Personal Identity = Image + Instinct + Traits
Updated: Apr 29, 2019
There are ways we can describe people. We can identify their unique attributes by their physical appearance (image), their natural reactions (instincts) and personality (traits). Together, they form an identity of a person.
Image descriptions can include tall, short, fair, and dark. Instincts are natural tendencies in decision making like stop, proceed, hold and divert. Personality are behavioural traits like friendly, extrovert, irritable or emotional.
In this article, I will attempt to explain which one comes first and which one comes last. Which information is more valuable in the digital domain.
When a child is born, it inherits biological cells from the parents. And this includes the DNA that carries genetic materials expressed in a certain sequence. The sequence determine parts of our physical appearance and our traits, but only to a certain extent.
An infant would be fed with a range of food, presented with toys and communicated with a range of expressions by its parents. It can be said that the parents are presenting a set of options for the infant. The curious infant would not reject anything at first. After tasting these experiences over time, the infant begin to develop what it likes, and what it doesn't like. The infant has developed a taste.
Taste becomes a binary decision of accept or reject. Any subsequent offers similar to the decision that was accepted earlier becomes an opportunity. Those similar to rejected decisions earlier are threats. Opportunities are embraced (pulled in) and threats are pushed away.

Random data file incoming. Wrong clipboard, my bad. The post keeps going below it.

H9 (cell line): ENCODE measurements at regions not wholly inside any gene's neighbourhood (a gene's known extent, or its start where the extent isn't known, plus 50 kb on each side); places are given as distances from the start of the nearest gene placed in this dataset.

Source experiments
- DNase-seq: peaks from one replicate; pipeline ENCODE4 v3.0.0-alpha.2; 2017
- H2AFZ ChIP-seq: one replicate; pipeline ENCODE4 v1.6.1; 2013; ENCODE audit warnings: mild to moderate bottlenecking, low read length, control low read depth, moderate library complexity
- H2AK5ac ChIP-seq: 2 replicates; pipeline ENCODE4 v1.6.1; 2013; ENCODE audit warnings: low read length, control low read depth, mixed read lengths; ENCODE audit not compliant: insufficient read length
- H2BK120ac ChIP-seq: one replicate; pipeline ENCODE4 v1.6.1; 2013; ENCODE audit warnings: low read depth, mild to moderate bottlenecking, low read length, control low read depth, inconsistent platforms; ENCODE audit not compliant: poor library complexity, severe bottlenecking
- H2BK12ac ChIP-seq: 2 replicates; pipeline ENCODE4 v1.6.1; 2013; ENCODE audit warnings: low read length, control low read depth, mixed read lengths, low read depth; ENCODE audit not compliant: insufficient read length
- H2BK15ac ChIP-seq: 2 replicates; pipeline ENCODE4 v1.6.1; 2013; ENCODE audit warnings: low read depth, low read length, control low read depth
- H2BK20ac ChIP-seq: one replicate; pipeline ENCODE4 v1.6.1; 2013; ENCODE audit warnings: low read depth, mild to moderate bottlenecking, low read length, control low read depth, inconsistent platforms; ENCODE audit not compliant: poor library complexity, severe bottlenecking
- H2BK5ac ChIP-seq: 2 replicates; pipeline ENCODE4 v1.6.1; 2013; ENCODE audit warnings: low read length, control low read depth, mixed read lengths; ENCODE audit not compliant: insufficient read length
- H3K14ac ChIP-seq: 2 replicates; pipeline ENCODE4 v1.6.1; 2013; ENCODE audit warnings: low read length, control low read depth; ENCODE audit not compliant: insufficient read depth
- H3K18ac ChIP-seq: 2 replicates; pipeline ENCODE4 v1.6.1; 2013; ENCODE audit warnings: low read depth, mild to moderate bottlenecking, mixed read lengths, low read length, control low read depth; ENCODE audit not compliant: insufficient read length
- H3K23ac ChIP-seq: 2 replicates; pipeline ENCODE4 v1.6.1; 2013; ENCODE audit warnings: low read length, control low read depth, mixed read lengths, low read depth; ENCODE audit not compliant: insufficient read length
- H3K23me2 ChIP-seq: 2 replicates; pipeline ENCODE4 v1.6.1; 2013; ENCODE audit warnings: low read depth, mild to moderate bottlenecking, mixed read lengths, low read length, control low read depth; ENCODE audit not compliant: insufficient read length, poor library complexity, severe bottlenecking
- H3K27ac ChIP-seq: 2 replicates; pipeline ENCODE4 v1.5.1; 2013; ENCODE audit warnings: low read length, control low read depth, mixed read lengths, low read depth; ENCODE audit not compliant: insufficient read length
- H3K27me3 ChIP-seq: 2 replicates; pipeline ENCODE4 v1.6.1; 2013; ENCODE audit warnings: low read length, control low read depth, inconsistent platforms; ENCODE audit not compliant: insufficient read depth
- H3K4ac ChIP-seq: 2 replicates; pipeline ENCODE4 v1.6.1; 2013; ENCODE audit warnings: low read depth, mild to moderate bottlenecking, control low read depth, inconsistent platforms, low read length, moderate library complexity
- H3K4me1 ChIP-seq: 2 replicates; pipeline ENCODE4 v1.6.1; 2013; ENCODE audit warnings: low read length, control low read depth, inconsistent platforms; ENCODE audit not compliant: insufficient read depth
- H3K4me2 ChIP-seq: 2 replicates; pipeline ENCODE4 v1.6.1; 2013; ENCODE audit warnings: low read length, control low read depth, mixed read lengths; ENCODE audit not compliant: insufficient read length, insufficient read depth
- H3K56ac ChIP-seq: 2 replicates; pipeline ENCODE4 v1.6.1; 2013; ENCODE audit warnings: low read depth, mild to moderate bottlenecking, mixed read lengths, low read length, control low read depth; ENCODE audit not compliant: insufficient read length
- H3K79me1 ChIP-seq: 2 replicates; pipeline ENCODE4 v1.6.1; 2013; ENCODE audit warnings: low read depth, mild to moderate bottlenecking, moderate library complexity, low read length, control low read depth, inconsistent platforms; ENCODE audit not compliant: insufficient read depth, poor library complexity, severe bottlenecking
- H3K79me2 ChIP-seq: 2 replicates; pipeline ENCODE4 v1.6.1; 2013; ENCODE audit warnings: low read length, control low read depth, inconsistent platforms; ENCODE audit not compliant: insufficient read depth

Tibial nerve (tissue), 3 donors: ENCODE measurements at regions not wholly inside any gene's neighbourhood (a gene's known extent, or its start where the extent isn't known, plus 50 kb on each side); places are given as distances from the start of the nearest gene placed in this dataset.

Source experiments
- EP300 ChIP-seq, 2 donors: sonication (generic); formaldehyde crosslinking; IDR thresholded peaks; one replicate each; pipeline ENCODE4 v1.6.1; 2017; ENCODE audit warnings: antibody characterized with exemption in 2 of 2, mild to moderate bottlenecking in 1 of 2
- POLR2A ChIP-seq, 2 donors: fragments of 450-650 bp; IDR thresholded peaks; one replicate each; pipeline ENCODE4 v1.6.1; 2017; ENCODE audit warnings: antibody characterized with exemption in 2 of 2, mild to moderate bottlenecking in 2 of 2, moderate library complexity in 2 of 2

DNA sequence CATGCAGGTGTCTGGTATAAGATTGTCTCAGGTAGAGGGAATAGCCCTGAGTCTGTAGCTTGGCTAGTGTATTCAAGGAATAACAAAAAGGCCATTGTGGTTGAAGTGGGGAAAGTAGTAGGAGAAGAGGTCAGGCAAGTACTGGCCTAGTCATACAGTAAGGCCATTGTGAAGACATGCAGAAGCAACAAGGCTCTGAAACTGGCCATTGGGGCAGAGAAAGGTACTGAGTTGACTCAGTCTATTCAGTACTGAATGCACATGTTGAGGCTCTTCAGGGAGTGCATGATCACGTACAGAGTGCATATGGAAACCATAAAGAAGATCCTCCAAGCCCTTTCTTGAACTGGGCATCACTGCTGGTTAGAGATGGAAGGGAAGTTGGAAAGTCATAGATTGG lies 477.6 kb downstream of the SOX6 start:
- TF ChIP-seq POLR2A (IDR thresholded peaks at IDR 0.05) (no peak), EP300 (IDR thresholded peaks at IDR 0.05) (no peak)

Eventually, these pull and push motor actions become instincts. A child would begin to react based on its instincts.
The child is soon presented with a wider variety of options. As the brain and body grows, it needs more complex nutrition and activities. These new needs translate to more sophisticated options. For example, solid food and puzzle toys are more challenging. Here, the child uses its instinct to tackle them at first. Then it realizes that what was suppose to be an easy opportunity now requires more complex choices. The child begins to visualize solutions to the problems. Trial and error kick in.
Both successful and unsuccessful outcomes are retained in the memory. Instincts undergo periodical adjustments. With enough practice, the interplay between gene attributes, decision making, outcomes and instincts become a person's mental process abstraction. It becomes a decision control model in the brain that shapes a person's intuitive powers.
The consequences of these decisions manifest in the personality. It resulted from habitual decision patterns to become traits. These traits manifest in physical and behavioural aspects. It can cause a person to be healthy or unhealthy for example. It can result in a person being patient, meticulous or outspoken. The child's surrounding has contributed to shaping its taste and traits as much as its DNA.
How valuable is the information about a person's traits?